“The Jay is heavily dependant on trees-especially oaks-and is more often heard than seen. It greets woodland intruders with a raucous, scolding “caaarg-caarg”. When seen, the pinkish-buff plumage, streaked crown, white rump and blue wing-patch are distinctive. Jays like acorns, which are often collected and buried amongst fallen leaves and twigs to be eaten in the winter. Beechnuts, peas, fruit and berries are similarly stored. Jays also eat small mammals, insects and worms, and will sometimes raid the nests of other birds.”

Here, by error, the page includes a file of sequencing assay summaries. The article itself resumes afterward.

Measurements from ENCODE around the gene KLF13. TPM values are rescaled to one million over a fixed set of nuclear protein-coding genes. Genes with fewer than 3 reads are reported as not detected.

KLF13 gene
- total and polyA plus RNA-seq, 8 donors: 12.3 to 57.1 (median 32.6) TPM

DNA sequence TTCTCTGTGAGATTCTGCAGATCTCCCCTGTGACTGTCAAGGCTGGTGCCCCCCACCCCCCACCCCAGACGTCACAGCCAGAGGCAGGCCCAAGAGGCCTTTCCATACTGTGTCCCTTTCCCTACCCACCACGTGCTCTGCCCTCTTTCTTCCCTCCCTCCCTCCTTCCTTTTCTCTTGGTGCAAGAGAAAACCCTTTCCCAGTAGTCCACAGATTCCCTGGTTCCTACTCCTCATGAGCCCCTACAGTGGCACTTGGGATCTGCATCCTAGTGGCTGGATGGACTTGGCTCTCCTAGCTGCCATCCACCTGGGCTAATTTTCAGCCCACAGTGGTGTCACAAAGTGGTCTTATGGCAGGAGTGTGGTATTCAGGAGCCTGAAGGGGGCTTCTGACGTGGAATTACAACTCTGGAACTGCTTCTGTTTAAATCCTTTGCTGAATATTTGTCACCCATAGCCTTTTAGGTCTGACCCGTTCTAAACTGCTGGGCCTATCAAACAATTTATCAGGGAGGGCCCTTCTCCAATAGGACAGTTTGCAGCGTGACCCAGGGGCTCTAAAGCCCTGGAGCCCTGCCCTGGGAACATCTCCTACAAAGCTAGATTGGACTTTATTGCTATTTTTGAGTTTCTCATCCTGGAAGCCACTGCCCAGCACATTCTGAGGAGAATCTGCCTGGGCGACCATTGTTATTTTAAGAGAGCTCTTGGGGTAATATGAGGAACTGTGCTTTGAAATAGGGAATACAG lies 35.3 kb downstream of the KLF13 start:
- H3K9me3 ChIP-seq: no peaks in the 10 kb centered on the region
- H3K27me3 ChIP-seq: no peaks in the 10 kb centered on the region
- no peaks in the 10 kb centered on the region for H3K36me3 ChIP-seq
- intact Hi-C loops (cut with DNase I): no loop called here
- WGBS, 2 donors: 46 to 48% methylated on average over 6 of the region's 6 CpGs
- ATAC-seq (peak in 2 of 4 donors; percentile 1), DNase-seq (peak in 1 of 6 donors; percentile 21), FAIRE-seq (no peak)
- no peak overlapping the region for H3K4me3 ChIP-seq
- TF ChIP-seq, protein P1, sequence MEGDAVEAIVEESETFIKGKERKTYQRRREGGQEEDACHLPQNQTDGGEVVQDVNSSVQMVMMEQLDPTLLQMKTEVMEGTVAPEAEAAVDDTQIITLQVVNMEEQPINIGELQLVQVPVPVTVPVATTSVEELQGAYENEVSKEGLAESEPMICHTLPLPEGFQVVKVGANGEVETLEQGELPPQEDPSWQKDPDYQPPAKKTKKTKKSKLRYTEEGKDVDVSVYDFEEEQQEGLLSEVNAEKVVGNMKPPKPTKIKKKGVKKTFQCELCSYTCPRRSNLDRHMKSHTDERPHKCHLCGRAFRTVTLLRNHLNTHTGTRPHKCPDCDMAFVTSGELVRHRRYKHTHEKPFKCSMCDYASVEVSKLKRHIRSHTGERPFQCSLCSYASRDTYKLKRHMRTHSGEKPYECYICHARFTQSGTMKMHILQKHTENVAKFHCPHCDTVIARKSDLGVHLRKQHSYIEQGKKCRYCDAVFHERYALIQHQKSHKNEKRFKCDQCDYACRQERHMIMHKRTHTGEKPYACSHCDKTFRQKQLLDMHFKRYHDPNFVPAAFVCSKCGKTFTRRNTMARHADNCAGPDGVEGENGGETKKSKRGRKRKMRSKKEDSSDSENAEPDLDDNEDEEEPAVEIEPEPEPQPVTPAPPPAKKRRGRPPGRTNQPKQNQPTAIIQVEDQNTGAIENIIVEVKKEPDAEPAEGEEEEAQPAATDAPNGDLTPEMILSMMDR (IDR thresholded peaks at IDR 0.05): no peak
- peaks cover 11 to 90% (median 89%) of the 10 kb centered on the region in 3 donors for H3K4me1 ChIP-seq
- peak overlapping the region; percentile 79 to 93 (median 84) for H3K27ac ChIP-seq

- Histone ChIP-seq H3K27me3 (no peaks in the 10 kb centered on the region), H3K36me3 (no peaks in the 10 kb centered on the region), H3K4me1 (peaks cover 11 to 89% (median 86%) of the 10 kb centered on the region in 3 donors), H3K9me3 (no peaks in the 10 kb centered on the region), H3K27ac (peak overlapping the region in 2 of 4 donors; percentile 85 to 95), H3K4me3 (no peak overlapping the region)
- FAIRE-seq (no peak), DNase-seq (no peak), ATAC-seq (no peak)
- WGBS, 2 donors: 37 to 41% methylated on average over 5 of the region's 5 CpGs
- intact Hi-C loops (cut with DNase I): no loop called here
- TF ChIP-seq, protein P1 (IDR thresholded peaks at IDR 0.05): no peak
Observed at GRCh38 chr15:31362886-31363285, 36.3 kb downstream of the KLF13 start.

When in the RSPB Ham Wall Nature Reserve I encountered a Jay flying from tree to tree. Sadly it wasn’t great footage because I didn’t have stand to use. At first I saw the tail and thought it was just a Magpie, then when it nest flew across the path the pinkish colour was clearly visible.